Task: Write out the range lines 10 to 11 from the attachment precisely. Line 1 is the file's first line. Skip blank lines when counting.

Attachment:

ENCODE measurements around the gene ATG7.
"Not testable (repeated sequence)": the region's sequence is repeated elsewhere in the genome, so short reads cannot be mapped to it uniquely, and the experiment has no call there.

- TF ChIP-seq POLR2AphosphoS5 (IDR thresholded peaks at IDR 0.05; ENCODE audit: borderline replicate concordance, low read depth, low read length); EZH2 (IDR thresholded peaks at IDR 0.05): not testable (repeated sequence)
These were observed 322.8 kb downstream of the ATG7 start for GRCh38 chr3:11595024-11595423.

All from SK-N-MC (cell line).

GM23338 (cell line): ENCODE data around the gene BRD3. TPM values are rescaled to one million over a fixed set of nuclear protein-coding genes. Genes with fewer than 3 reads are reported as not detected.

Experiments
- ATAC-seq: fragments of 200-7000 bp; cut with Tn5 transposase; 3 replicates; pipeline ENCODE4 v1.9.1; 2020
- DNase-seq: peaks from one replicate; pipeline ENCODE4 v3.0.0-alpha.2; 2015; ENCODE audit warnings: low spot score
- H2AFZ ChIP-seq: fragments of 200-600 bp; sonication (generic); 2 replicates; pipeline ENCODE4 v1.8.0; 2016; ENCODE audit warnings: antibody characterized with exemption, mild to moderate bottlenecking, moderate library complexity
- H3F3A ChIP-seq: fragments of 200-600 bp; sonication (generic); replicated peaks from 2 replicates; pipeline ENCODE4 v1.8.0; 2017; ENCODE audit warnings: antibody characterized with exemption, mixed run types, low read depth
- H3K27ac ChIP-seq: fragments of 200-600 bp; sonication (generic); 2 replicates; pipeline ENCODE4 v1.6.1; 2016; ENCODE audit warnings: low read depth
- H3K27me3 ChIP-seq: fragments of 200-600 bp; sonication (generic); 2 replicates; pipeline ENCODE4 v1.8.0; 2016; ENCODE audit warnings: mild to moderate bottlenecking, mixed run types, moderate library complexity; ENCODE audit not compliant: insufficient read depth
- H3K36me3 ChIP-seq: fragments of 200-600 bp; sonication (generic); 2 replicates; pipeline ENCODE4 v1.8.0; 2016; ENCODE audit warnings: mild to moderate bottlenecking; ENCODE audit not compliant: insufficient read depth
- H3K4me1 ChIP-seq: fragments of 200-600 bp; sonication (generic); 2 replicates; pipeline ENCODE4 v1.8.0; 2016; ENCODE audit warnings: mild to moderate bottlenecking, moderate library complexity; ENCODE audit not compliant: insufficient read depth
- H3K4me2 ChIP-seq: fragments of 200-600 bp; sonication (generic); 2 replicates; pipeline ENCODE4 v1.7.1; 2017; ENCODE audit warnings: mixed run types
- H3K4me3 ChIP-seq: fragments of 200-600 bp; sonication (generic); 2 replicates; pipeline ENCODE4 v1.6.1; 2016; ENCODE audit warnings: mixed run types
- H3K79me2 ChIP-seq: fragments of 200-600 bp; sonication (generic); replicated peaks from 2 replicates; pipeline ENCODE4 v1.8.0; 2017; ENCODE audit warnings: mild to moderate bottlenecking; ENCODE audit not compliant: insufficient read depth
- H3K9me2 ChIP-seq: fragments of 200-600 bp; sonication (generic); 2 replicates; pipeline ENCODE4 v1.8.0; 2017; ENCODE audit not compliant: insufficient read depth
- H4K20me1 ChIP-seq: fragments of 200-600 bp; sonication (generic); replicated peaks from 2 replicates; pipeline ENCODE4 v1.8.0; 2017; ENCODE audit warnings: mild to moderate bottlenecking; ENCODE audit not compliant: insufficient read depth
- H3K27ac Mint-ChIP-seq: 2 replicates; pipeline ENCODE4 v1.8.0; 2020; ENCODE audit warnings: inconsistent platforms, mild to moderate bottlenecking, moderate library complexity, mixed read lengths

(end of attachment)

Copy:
- H2AFZ ChIP-seq: fragments of 200-600 bp; sonication (generic); 2 replicates; pipeline ENCODE4 v1.8.0; 2016; ENCODE audit warnings: antibody characterized with exemption, mild to moderate bottlenecking, moderate library complexity
- H3F3A ChIP-seq: fragments of 200-600 bp; sonication (generic); replicated peaks from 2 replicates; pipeline ENCODE4 v1.8.0; 2017; ENCODE audit warnings: antibody characterized with exemption, mixed run types, low read depth